Feedback Needed On Seagate Skyhawk Versus WD Purple Surveillance Drives

We are an OEM of a popular VMS and, as such, produce close to 1000 recording servers per year (about 2000 drives per year).

We have been using WD Purple drives such as the WD20PURX in 2TB. We have an opportunity to lower our costs significantly (about 10% less) by going to Seagate Skyhawk such as the ST2000VX003 in 2TB (we were burnt a few years ago by Seagate and have hesitated trying them once more).

Before making this decision, I would like to know your personal experience with Seagate surveillance drives (and maybe failure statistics for the Seagate Skyhawk series).

Thanks in advance for your help.


1, thanks for sharing this question. Very interesting!

I can't provide advice since do not have expertise here but did want to point out one relevant IPVM study: Favorite Video Surveillance Hard Drive Statistics 2016: Seagate vs WD

We'll share this with other members to get direct responses.

Thanks John, that was a good report. Hopefully i'll get some feedback from some intensive Seagate users- so far it's mostly WD feedback

You won't find many, and that is more telling than anything. WD just works and that is why people rely on them. Risking data to save a few percent is just not worth it. Knowledgable people know this and that's why you will find most use WD.

My personal experience is that WD Purple drives are more reliable than the Seagate SV35/Surveillance series.

This is timely, as I was just having this discussion in prep for our hard drive testing.

I was under the impression that SkyHawk wasn't fully available yet. We were just trying to price out models for testing and only find the 10TG SkyHawk online.

We have used WD for a few years with ZERO failures and the three companies we buy hardware from use WD. If one of those vendors moved to Seagate, we would probably not purchase from them or buy diskless units for a while until we were satisfied they were just as reliable. Switching technologies is always a little scary, and I am sure that's why you're asking this question today. No matter how confident you are in moving, if you have a few more failures than normal, it may not be worth saving 10%. My advice, reach out to your top 20% clients and ask them what they think. Only do that if you're planning on passing some savings along or if you're just not going to increase the cost of your product do to other expenses increasing. I realize including customers in every decision isn't possible, but IMO something as crucial as HDDs warrants a little more effort on the manufactures part.

Our best vendors and the people I want to buy from, reach out to us regularly for our opinion. If it goes south (sometimes it does) I don't mind because they warned me.

BTW, Seagate should be doing better than 10%. If whoever is negotiating this deal for you can only get 10%, you need to buy them "Secrets of Power Negotiating for Salespeople" and require them to read it before their next meeting.

Seagate and WD have very similar prices. When we started using WD 5 years ago (switching away from Seagate because of issues with their Barracuda drives), the WD and Seagate drives were practically the same price (we chose to go with WD Black at that time; we have since switched to WD Purple because of price).

Today, in the volumes that we buy, WD and Seagate are normally almost the same. 10% is actually a big difference for products that are seen on the marketplace as equals. Seagate and WD evidently price-check each other.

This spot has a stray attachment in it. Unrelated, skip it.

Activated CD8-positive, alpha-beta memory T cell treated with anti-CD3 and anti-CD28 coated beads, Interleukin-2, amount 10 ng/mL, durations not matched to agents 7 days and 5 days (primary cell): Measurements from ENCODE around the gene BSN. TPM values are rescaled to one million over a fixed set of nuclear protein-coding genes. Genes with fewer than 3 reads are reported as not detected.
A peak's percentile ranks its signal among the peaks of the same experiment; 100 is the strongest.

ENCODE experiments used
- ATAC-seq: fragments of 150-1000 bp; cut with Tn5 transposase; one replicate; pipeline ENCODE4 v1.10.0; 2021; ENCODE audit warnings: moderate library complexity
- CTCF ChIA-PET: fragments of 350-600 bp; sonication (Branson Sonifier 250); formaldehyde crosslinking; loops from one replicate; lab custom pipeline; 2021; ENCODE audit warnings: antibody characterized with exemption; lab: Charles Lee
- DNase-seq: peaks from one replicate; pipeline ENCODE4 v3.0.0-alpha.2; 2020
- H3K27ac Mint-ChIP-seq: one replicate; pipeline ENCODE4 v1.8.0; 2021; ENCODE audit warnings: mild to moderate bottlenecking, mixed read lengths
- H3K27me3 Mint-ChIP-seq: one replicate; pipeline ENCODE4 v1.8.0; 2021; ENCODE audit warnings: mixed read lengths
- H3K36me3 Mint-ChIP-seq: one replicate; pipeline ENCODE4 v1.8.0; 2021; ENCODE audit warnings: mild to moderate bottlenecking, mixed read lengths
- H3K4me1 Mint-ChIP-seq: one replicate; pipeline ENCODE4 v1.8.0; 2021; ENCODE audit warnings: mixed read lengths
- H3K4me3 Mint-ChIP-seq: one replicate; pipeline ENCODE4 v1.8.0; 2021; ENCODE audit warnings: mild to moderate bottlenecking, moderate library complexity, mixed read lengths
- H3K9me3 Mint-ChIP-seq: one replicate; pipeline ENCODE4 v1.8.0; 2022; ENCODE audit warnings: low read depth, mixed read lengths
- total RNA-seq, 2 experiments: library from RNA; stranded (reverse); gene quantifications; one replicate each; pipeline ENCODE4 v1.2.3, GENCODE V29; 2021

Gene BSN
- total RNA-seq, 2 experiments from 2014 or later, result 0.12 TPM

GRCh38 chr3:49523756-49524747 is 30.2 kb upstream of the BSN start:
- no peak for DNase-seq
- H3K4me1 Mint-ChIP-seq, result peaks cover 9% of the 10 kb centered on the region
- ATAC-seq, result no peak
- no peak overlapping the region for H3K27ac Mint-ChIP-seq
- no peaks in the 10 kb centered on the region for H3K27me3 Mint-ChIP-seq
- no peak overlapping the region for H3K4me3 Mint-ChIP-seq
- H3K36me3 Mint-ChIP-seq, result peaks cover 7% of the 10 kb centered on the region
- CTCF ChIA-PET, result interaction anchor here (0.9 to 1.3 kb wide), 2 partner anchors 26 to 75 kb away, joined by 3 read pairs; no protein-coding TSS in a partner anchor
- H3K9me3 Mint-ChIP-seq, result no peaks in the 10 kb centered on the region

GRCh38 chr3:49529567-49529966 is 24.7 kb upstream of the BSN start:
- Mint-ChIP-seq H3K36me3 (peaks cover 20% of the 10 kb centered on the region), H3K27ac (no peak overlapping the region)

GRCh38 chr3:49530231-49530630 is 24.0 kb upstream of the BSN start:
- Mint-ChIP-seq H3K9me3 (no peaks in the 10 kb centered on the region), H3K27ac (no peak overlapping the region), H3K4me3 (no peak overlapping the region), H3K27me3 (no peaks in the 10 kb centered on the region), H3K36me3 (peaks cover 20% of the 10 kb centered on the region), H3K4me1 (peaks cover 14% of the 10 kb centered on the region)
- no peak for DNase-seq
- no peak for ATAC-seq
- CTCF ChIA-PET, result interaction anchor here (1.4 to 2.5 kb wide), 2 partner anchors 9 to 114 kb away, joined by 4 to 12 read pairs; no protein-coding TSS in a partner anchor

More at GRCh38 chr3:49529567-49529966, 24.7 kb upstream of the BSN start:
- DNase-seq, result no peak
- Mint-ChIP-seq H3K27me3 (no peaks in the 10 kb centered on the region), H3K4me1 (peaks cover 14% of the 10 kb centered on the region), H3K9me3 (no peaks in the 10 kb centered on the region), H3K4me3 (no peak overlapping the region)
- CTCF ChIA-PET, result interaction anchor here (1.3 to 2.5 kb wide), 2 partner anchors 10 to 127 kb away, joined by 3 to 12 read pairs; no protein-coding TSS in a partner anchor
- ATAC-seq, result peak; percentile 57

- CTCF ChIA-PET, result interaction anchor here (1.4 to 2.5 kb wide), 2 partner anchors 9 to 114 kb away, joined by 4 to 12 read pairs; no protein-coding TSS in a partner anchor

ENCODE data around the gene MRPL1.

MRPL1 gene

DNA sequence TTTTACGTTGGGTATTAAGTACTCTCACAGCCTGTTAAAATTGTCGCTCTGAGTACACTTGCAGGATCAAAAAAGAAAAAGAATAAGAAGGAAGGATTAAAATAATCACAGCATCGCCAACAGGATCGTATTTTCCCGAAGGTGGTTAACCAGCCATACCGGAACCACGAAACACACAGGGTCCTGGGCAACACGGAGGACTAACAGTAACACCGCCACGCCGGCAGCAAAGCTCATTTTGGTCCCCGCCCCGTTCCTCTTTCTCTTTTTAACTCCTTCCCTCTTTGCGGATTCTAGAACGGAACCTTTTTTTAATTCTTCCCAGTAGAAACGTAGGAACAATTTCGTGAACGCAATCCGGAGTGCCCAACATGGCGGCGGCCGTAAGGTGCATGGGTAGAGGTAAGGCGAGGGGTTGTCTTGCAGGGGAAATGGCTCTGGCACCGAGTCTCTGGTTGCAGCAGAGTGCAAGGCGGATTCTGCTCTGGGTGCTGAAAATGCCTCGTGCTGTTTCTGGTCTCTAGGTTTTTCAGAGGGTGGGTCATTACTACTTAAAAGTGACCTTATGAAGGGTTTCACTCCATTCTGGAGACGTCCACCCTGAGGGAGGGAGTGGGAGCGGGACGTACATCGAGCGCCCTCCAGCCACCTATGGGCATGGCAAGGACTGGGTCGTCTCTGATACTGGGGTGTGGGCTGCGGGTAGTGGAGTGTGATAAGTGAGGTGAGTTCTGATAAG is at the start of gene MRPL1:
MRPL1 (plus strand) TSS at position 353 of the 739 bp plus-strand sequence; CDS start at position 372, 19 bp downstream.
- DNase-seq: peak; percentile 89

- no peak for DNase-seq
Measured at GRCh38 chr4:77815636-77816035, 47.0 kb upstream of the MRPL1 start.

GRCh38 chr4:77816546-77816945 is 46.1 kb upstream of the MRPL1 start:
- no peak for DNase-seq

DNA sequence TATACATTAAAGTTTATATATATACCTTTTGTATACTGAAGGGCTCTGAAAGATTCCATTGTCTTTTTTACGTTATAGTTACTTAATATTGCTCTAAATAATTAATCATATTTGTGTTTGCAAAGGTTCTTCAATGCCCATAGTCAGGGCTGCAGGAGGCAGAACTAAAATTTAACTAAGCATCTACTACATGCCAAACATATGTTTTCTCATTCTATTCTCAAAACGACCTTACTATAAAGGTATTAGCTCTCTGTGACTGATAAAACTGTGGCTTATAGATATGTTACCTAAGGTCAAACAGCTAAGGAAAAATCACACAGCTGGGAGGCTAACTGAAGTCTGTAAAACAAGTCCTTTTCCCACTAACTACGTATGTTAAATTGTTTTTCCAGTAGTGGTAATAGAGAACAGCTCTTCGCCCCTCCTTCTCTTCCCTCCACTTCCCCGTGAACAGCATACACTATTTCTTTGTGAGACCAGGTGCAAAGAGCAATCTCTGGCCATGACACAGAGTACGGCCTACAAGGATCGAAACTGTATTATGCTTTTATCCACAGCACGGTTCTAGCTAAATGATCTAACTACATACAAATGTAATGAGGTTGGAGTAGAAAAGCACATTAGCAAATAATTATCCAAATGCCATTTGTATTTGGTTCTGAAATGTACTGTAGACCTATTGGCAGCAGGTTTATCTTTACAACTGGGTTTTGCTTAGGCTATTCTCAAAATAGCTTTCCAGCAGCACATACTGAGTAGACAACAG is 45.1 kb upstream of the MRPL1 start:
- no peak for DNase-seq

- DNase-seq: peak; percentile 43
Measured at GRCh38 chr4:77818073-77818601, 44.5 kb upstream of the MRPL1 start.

By the way, our volume (thousands of drives per year) is not enough for a direct relationship with WD or Seagate - we purchase through distributors just like most other small-to-medium sized assemblers.

The Skyhawk looks to have a 180TB workload rating published. I believe that maps back to about 50Mbps/sec of sustained inbound video write activity to the drive under 24/7/365 workloads.

- not accounting for multi-drive systems (distributed workload)

- assuming sustained bit-rates

- not accounting for any additional overhead MB/yr for index writes

Seems reasonably suited for most VMS applications.

We have been using the Purple drives for 2+ years (over 500 drives) No failures, Excellent product.

One Note: there are many things to save a few bucks on but the Hard Drive is not one, you need absolute 100% reliability above cost

Forgot to mention that buying the Western Digital wholesale over the last year or so the price has dropped 25%, so why change?

We used to get very agressive WD pricing and it was satisfactory to us - but we just received notice that our supplier could no longer sell those drives to us at the agreed price (an increase of about 5%). This has prompted us to look at alternatives and we can get Seagate drives at 10% cost savings over our old WD price (and 15% less than the proposed new price). At the end of the year, that could easily mean over $50k of savings for us and we would be negligent not to at least examine the alternatives to WD.

I just do not trust seagate... had a few fail in the past whereas, WD has been pretty reliable. Of course, I can't speak to the Seagate Skyhawk but I do use the WD purple. No issues yet.

Keep in mind the WE Purple drives rotate at a maximum of 5,400 RPM so they are best suited as archive drives. The SkyHawk drives are 7,200 RPM, tuned to 90% write / 10% read cycles and outperform the purples in many tests. I'm a WD fan myself but if durable, these drives may be a real contender. Just my 2 cents.

I am unsure that the Skyhawks have 7200 RPM spindle rates. I have looked at the datasheets and the longer specsheet and the only mention of spindle speed was "Low-RPM spindle speed". They surely could make it much clearer.

As for the WD Purple, they are Intellipower, which is a variable speed from 5400 to 7200 RPM on demand.